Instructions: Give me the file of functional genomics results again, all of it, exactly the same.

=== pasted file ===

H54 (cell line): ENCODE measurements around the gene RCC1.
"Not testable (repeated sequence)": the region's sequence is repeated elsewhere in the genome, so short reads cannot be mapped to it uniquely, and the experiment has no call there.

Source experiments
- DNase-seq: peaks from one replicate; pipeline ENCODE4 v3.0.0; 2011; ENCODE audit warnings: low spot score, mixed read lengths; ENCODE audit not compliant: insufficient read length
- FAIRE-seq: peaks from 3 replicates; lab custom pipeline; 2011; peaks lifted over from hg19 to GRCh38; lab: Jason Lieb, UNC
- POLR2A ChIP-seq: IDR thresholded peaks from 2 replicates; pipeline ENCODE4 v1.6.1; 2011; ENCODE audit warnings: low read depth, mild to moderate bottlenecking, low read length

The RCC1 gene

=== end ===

H54 (cell line): ENCODE measurements around the gene RCC1.
"Not testable (repeated sequence)": the region's sequence is repeated elsewhere in the genome, so short reads cannot be mapped to it uniquely, and the experiment has no call there.

Source experiments
- DNase-seq: peaks from one replicate; pipeline ENCODE4 v3.0.0; 2011; ENCODE audit warnings: low spot score, mixed read lengths; ENCODE audit not compliant: insufficient read length
- FAIRE-seq: peaks from 3 replicates; lab custom pipeline; 2011; peaks lifted over from hg19 to GRCh38; lab: Jason Lieb, UNC
- POLR2A ChIP-seq: IDR thresholded peaks from 2 replicates; pipeline ENCODE4 v1.6.1; 2011; ENCODE audit warnings: low read depth, mild to moderate bottlenecking, low read length

The RCC1 gene